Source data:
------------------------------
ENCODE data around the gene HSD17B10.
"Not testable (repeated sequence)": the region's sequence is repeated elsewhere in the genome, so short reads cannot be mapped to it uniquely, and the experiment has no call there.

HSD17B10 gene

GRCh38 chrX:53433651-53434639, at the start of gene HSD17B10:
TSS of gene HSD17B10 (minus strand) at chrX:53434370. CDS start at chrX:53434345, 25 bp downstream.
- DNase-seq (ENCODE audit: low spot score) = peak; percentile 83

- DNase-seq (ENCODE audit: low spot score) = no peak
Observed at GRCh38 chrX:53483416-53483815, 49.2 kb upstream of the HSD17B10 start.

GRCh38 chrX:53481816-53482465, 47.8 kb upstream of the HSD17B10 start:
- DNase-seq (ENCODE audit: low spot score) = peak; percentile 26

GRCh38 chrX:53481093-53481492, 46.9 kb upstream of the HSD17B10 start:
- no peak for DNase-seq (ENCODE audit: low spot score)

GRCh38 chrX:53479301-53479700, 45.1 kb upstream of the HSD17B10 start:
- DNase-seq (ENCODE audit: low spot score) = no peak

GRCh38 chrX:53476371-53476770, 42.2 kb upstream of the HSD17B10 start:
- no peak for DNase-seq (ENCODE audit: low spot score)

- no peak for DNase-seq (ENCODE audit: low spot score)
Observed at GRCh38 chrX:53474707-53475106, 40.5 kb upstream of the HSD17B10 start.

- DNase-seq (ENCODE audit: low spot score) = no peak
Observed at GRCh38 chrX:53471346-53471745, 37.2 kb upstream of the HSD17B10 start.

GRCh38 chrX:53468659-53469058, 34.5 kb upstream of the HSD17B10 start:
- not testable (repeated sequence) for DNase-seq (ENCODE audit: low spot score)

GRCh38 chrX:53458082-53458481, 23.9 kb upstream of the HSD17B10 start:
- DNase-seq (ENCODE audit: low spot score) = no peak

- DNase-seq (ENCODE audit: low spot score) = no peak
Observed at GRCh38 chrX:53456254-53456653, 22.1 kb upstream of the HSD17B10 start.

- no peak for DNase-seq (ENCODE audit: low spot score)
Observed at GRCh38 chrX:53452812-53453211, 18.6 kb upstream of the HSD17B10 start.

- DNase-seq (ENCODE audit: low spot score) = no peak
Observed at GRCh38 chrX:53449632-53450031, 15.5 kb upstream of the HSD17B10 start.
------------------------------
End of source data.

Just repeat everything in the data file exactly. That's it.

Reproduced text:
ENCODE data around the gene HSD17B10.
"Not testable (repeated sequence)": the region's sequence is repeated elsewhere in the genome, so short reads cannot be mapped to it uniquely, and the experiment has no call there.

HSD17B10 gene

GRCh38 chrX:53433651-53434639, at the start of gene HSD17B10:
TSS of gene HSD17B10 (minus strand) at chrX:53434370. CDS start at chrX:53434345, 25 bp downstream.
- DNase-seq (ENCODE audit: low spot score) = peak; percentile 83

- DNase-seq (ENCODE audit: low spot score) = no peak
Observed at GRCh38 chrX:53483416-53483815, 49.2 kb upstream of the HSD17B10 start.

GRCh38 chrX:53481816-53482465, 47.8 kb upstream of the HSD17B10 start:
- DNase-seq (ENCODE audit: low spot score) = peak; percentile 26

GRCh38 chrX:53481093-53481492, 46.9 kb upstream of the HSD17B10 start:
- no peak for DNase-seq (ENCODE audit: low spot score)

GRCh38 chrX:53479301-53479700, 45.1 kb upstream of the HSD17B10 start:
- DNase-seq (ENCODE audit: low spot score) = no peak

GRCh38 chrX:53476371-53476770, 42.2 kb upstream of the HSD17B10 start:
- no peak for DNase-seq (ENCODE audit: low spot score)

- no peak for DNase-seq (ENCODE audit: low spot score)
Observed at GRCh38 chrX:53474707-53475106, 40.5 kb upstream of the HSD17B10 start.

- DNase-seq (ENCODE audit: low spot score) = no peak
Observed at GRCh38 chrX:53471346-53471745, 37.2 kb upstream of the HSD17B10 start.

GRCh38 chrX:53468659-53469058, 34.5 kb upstream of the HSD17B10 start:
- not testable (repeated sequence) for DNase-seq (ENCODE audit: low spot score)

GRCh38 chrX:53458082-53458481, 23.9 kb upstream of the HSD17B10 start:
- DNase-seq (ENCODE audit: low spot score) = no peak

- DNase-seq (ENCODE audit: low spot score) = no peak
Observed at GRCh38 chrX:53456254-53456653, 22.1 kb upstream of the HSD17B10 start.

- no peak for DNase-seq (ENCODE audit: low spot score)
Observed at GRCh38 chrX:53452812-53453211, 18.6 kb upstream of the HSD17B10 start.

- DNase-seq (ENCODE audit: low spot score) = no peak
Observed at GRCh38 chrX:53449632-53450031, 15.5 kb upstream of the HSD17B10 start.